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Gentlemen's clubs

748 of 1160 nominations


Gentlemen's clubs

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Gentlemen's clubs

When taking a stroll along St James Street or Pall Mall a casual observer could be forgiven for overlooking the existence of the old-style gentlemen’s clubs. Discreetly unannounced with any eye-catching signage, these clubs are most definitely for those “in the know”, members-only havens from the bustle of contemporary life. The clubs evolved as meeting places for the gentry: the oldest, White’s, established in 1693, grew out of White’s Chocolate House. White’s became known as “the bane of the English nobility” owing to the huge gambling debts that were amassed there. Brook’s was another club famous for its betting book, where the oddest bets would be recorded. Membership to both was by election only.

Clubs provided gentlemen with gaming, gossip and good dress (Beau Brummel was fond of standing in the bow window at White’s showing off a new waistcoat every hour), as well as food and copious amounts of drink. Some clubs were founded along principles of shared interests or political affiliations, but for most, especially today’s equivalents such as the trendy Soho House, it’s about having somewhere exclusive to socialise – and in some cases this might even include women!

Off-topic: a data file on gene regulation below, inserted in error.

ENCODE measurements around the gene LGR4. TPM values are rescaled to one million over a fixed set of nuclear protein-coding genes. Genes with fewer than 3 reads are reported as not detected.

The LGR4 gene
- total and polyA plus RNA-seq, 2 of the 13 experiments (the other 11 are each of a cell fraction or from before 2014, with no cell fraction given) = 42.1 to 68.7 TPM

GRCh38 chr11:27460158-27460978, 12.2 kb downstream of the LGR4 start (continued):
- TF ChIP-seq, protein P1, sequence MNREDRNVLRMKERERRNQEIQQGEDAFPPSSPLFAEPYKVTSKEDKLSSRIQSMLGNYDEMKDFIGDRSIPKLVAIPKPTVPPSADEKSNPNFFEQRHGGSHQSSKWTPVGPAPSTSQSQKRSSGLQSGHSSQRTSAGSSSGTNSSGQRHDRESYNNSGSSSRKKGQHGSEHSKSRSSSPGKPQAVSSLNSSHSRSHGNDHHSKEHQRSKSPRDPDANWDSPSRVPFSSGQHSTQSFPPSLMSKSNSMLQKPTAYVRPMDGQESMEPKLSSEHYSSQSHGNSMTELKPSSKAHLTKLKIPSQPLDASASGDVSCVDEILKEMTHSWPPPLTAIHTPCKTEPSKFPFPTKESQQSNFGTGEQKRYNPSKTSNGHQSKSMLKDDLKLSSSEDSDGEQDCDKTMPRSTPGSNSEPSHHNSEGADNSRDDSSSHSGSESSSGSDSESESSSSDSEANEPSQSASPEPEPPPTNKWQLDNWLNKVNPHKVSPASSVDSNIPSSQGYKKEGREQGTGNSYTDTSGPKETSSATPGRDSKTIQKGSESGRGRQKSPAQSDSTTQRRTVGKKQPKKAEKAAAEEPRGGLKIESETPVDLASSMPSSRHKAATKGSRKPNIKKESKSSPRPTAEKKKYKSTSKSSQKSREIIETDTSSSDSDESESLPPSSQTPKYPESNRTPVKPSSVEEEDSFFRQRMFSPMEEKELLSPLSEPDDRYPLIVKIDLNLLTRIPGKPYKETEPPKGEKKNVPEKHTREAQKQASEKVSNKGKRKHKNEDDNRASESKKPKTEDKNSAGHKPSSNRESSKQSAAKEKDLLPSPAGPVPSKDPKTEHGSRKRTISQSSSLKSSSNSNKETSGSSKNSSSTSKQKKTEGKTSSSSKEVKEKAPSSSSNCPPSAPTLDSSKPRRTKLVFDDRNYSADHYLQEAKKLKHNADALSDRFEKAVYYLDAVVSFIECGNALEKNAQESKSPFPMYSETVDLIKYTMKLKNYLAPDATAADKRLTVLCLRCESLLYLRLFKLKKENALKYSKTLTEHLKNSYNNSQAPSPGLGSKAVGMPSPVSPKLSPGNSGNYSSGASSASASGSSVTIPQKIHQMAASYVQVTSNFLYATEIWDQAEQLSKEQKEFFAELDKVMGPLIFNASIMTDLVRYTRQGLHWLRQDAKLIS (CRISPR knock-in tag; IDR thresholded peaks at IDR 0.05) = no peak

Photo: George Lewin


Your comments

Uniquely English form of socialising from bygone days.

John Bavister

The era of the Gentlemans Club was one of the greatest of English history. No other country has such a rich history or devoted following in gentlemans clubs. The Club became the heart of the nation, where those in power spent there free time, as well as where they made decisions that effected the entire country. Though not nearly as popular today, many of these clubs still excist. And indeed they seem to be enjoying a resurgence of intrest,most recently with Prince William joining Whites Club.
Adrian Barry



My nomination is the garden shed.